My point here is not to guilt-trip any woman who has ever had an abortion; my heart absolutely goes out to those women, for they, too, have had violence done to them; they've been sold a bill of goods, given a false promise. I only hope to put a more ‘human’ face on the question, and challenge anyone to think of ‘unwanted pregnancy’ not as a ‘problem’ with an easy technological solution, but as something real, and human, and flesh-and-blood. And life-and-death.


I don’t think my birth-mother is terrible for wishing she’d had more choices available to her (honestly, on one level, it’s easy for her to say; she’ll never bear the cost of having chosen otherwise) (but, to be utterly clear - the very last thing I mean is to trivialize what it cost her for me to be here).

No, I actually think she’s pretty cool; as birth-mothers go, she’s definitely one of the best, and I am as happy as I can be that we’ve known each other for all these years. I understand how trapped she felt 50-odd years ago, and I absolutely appreciate, and am utterly grateful for, the sacrifice it was for her, for me to be here today. It’s personal for her in an entirely different, but analogous, way to how it’s personal for me. And I understand that.

But it is personal - it involves persons, created in God's image and likeness, with inherent worth and dignity not conferred on them by any other human being. Mothers and fathers and children - persons, one-and-all. And my birth-mother is one of them. And so am I. . .


  1. Well, that is heavy.....I guess I'll just say, 'Glad you're here!'

  2. Every issue takes on an entirely new light when it involves oneself, or someone one knows. Having been the male person "set free" via the expedient of his sexual partner having had an abortion, when I was a teenager (and which decision I agreed with wholeheartedly, at the time) I'm hardly one to pontificate - either way.

    I'll echo Cocotte and say that I, too, am glad you're here!

  3. Choose Life. It's so very simple. Not easy, but simple.

    I lend a hearty "Hear, hear!" to the other comments. Glad you're around!! Thanks for sharing. As always, lots to think on.

  4. Yay, to birth-mom that made that decision; and even if she felt it wasn't an option, even then, it was possible, so yay that you're here.

    Further, and this may be choices that women today have, yay that she didn't try to bring you up as a single-mom, or whatever the circumstances may have dictated. I say that, because without your experiences of being raised as an adoptee, and all the nuances *that* brought to you- well, quite a few of us would be less well-off.

  5. Cocotte - Are you sayin' I'm fat? ;)

    Seriously, tho - thank you; I am, too. . .


    Suldog - Can I say I'm so very terribly sorry, without it seeming condescending?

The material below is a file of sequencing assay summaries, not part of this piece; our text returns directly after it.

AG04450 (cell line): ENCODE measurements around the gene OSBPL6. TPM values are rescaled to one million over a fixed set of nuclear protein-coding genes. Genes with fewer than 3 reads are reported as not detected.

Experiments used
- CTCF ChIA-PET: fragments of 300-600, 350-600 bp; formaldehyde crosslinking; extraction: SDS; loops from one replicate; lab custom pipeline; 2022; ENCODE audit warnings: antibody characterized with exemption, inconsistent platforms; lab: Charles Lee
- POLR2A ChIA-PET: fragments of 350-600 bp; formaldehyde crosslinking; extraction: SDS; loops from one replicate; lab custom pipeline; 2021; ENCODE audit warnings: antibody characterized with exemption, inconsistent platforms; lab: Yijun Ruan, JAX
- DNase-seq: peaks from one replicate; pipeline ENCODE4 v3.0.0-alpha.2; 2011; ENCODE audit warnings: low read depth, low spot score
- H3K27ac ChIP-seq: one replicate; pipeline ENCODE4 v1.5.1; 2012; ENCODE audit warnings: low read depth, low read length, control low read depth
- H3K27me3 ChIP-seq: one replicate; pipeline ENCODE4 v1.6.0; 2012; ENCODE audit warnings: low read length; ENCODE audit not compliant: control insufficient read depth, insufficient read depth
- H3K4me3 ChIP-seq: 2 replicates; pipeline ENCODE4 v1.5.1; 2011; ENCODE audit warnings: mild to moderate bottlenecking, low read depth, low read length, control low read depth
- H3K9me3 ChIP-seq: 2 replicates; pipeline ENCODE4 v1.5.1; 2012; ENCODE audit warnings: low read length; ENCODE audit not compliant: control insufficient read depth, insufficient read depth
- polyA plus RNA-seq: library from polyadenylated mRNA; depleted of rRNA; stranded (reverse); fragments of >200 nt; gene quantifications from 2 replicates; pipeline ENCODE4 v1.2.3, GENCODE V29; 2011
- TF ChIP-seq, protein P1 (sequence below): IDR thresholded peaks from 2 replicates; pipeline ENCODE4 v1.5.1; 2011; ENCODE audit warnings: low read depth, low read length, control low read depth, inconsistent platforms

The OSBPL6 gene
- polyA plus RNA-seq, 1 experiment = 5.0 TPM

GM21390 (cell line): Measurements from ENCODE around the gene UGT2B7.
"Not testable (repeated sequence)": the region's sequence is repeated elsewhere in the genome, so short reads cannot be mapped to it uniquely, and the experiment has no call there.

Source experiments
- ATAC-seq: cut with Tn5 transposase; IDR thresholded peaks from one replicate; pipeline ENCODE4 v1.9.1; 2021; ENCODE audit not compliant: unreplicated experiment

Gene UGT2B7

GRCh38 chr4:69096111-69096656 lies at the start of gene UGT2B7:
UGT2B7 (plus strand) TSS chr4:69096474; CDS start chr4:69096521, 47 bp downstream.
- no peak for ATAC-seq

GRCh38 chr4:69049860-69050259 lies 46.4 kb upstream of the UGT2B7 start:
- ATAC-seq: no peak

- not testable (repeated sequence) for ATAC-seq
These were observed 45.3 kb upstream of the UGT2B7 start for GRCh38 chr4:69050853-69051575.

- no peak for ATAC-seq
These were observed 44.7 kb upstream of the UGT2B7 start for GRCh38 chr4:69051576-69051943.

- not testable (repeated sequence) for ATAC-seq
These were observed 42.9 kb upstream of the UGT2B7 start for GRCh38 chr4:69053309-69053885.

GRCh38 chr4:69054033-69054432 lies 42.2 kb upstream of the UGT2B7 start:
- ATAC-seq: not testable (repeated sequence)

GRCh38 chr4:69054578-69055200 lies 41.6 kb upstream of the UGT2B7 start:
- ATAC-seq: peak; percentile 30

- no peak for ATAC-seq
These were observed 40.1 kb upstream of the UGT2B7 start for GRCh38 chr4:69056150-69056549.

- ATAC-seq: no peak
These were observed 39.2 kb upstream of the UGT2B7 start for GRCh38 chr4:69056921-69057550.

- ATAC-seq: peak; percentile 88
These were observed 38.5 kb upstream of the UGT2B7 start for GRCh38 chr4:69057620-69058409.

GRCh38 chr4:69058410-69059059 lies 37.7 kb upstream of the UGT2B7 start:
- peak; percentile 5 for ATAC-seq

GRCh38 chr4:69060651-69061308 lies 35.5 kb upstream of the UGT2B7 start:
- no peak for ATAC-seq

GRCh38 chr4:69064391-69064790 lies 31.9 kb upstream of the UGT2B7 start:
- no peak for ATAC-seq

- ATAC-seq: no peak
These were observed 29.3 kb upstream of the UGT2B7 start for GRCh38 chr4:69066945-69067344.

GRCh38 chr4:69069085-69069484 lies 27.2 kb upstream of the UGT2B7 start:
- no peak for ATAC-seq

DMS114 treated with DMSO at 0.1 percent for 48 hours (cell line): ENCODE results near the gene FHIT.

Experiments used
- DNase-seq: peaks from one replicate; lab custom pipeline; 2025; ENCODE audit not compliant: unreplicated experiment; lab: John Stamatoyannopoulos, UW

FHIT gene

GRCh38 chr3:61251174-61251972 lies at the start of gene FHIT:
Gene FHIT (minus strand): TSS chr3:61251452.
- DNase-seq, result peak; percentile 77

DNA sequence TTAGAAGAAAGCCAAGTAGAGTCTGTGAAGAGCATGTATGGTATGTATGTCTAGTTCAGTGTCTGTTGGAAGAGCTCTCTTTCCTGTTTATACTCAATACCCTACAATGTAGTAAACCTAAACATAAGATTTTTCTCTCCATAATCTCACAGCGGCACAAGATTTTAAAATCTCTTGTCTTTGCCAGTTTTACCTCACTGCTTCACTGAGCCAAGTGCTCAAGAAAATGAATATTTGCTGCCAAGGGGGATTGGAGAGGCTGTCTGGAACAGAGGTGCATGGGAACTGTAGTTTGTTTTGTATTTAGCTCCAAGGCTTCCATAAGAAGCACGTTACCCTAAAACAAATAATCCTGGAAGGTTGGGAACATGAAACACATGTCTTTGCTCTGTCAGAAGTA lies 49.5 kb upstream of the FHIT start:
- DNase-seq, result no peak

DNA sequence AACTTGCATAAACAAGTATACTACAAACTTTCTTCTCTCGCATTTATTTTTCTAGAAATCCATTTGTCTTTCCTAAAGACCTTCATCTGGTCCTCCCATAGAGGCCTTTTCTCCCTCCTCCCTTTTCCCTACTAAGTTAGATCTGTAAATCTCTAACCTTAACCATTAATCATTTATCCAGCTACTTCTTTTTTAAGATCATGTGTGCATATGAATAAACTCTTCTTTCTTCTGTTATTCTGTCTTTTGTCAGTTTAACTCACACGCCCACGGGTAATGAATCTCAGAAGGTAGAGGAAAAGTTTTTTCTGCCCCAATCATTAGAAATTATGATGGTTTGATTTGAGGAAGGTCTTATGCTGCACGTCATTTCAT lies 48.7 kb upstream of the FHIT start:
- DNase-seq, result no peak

And also that I'm honored by your candor. . .

    Flutter - "Not easy, but simple". . .

    See, you get it. . . Thanks.

    Sailor - You raise some really good points. I have often pondered my good fortune in not having been raised by a single mom (nothing against my birth-mother, to be sure; but boys needs fathers). And also in having been raised by the man who raised me. . .

    And I've also come to deeply appreciate the whole rich tapestry of the events of my life, and their contributions to who I am today.

    Thank you, my friend. . .

  6. very late to the post here. i think you know me well enough to know how deeply this resonates with me. i was born only 5 short years before roe v wade and i am not naive enough to think that the abortion option wasn't available to a young woman who had enough resources to secure an illegal one at that time.

    i recall being shocked when i heard another adoptee say if she found herself pregnant at an inopportune time she'd have an abortion. really??? i've also lost 2 family members i will never know on this side of eternity to abortion and each time i learned of the loss (after the fact) i felt like i'd been punched in the gut. i also sought to reach out to the respective family members with love because i know they were in dire pain and i have often considered how painful my existence must have been over 4 decades ago. i have countless times prayed that my birthmother's pain has been replaced by a sense of peace in having considered my well being in her decision.

  7. Like re-fried beans, some things get better second time round; re-posts, too. Good one.

  8. Lime - No worries; stop by whenever you can. . .

    And thanks for your comment; lots of chewy stuff there. Alas, we are often unmindful of what we ourselves have been given, much less what that might imply for how we ourselves ought to live. . .

    And you know, the grateful awareness that my existence came at a significant cost to my birth-mother has been very salutary for my own life. . .

    Nick - Thanks for stopping by; glad you liked it. . .